Last night self-quantifying New Yorkers came out in the rain to witness another fascinating round of QS talks. A special thanks to our hosts Briana, Daniel and the crew at the digital innovation agency Zemoga. They’re doing some great work and be sure to check out their Follow Me app concept that they presented at our last Show&Tell.
We started off the evening with designer Chris Woebken who critiques and interrogates raw-data driven transactions to uncover what it is that we’ve designed out of these experiences. His talk focused on our relationship to digital money where he melted an Oyster card (London’s electronic transport ticket) down to its RFID reader. It still worked. What do we lose as we move to cashless form factors? Can we design sensual experiences back into data-driven ones?
Then Kenneth Wright shared with the group his personal tracking experience using StickK to moderate his alcohol consumption. He’s had great success even though his referee won’t log in to StickK to support him but the group agreed that StickK could be used to trigger the referee to participate.
Andrew Schaaf walked us through his very simple Mac app that logs data about how you’re using your Mac over time. Get Andrew’s MacLogger now on GitHub.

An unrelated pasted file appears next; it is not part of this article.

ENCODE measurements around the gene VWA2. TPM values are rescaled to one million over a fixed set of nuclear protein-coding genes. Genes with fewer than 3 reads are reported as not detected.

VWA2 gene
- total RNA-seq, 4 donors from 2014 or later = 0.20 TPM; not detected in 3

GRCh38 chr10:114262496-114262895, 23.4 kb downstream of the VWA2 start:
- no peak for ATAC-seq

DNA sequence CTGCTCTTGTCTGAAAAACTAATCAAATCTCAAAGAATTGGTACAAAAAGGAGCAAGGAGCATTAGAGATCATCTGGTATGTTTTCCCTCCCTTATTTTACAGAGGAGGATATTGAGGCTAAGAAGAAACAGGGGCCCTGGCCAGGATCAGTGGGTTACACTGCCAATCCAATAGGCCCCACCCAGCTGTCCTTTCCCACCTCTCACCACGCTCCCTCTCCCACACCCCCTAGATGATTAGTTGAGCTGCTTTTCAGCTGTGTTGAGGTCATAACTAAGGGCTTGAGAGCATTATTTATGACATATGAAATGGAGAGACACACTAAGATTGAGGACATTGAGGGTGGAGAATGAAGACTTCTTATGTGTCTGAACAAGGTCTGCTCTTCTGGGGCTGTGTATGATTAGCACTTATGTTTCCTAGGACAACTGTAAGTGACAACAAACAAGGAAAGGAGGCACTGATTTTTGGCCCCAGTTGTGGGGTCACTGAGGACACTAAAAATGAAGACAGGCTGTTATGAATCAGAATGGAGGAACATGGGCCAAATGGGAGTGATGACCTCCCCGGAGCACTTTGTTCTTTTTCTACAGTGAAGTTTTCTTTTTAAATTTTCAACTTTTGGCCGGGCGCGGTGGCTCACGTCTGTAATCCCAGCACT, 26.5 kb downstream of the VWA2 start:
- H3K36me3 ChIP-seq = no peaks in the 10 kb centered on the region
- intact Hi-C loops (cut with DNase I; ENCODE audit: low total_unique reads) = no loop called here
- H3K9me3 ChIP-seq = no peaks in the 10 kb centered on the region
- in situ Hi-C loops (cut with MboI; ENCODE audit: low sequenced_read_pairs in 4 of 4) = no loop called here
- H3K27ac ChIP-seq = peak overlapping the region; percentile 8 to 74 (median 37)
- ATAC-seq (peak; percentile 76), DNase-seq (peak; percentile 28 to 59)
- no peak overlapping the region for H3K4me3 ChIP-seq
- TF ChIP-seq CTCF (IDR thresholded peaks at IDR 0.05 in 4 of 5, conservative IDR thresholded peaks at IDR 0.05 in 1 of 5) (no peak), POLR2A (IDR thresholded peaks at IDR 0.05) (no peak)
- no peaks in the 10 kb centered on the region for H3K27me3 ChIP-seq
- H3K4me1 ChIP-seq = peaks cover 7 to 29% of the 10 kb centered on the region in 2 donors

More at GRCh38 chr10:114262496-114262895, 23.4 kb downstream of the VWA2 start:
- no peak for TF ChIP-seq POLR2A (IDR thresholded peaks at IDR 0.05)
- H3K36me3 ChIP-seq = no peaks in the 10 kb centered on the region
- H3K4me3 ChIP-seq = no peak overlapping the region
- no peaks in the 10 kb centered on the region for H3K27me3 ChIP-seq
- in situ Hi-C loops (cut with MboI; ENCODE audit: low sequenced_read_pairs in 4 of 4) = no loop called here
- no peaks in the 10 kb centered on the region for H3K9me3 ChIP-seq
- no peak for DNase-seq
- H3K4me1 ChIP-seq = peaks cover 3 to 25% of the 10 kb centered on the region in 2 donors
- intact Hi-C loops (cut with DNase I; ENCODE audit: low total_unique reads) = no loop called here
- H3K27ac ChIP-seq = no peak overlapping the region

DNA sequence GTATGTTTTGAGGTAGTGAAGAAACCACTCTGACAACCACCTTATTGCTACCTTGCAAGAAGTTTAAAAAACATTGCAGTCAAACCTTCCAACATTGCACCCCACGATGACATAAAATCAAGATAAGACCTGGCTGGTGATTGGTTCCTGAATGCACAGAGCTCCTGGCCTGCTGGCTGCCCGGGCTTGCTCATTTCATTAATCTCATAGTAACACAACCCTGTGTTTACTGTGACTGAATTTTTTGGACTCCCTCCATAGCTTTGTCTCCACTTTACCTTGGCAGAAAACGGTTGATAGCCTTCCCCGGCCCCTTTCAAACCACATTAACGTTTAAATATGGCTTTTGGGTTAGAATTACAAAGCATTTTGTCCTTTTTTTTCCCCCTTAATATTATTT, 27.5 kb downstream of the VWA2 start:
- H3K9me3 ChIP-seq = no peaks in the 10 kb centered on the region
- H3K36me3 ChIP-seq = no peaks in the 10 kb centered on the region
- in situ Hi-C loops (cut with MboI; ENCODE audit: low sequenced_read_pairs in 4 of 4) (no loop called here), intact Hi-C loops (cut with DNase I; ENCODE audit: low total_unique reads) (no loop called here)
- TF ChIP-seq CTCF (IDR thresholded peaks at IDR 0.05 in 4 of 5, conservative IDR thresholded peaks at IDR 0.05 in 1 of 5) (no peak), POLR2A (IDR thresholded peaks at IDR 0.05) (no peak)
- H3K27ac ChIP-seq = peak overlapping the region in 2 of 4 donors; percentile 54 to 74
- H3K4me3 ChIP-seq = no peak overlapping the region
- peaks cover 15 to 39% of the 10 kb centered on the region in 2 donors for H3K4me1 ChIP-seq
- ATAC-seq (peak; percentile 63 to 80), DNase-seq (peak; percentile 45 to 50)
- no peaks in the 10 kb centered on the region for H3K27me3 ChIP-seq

Robert Rabinovitz, a designer and educator, captivated the audience with his talk on mind mapping his own design process to a brain seizure he had in 2007 and the minutes leading up to the life-changing event.
Colin Schiller an entrepreneur who, with the arrival of his new baby, saw a decrease in the elasticity of his own time. He undertook some very rigorous time management and productivity experiments using the Pomodoro Technique to discover that he netted out at about 85% efficiency.
To cap off the evening, we had the pleasure of a visit from John de Souza, the CEO of MedHelp, the world’s largest online health community and a sponsor of the Bay Area QS meetups, to share with us his own personal self-tracking experiments and some of the incredibly detailed things that folks are tracking on MedHelp.
Thanks to everyone who made the evening possible. We’ll get videos up soon. See you again in December.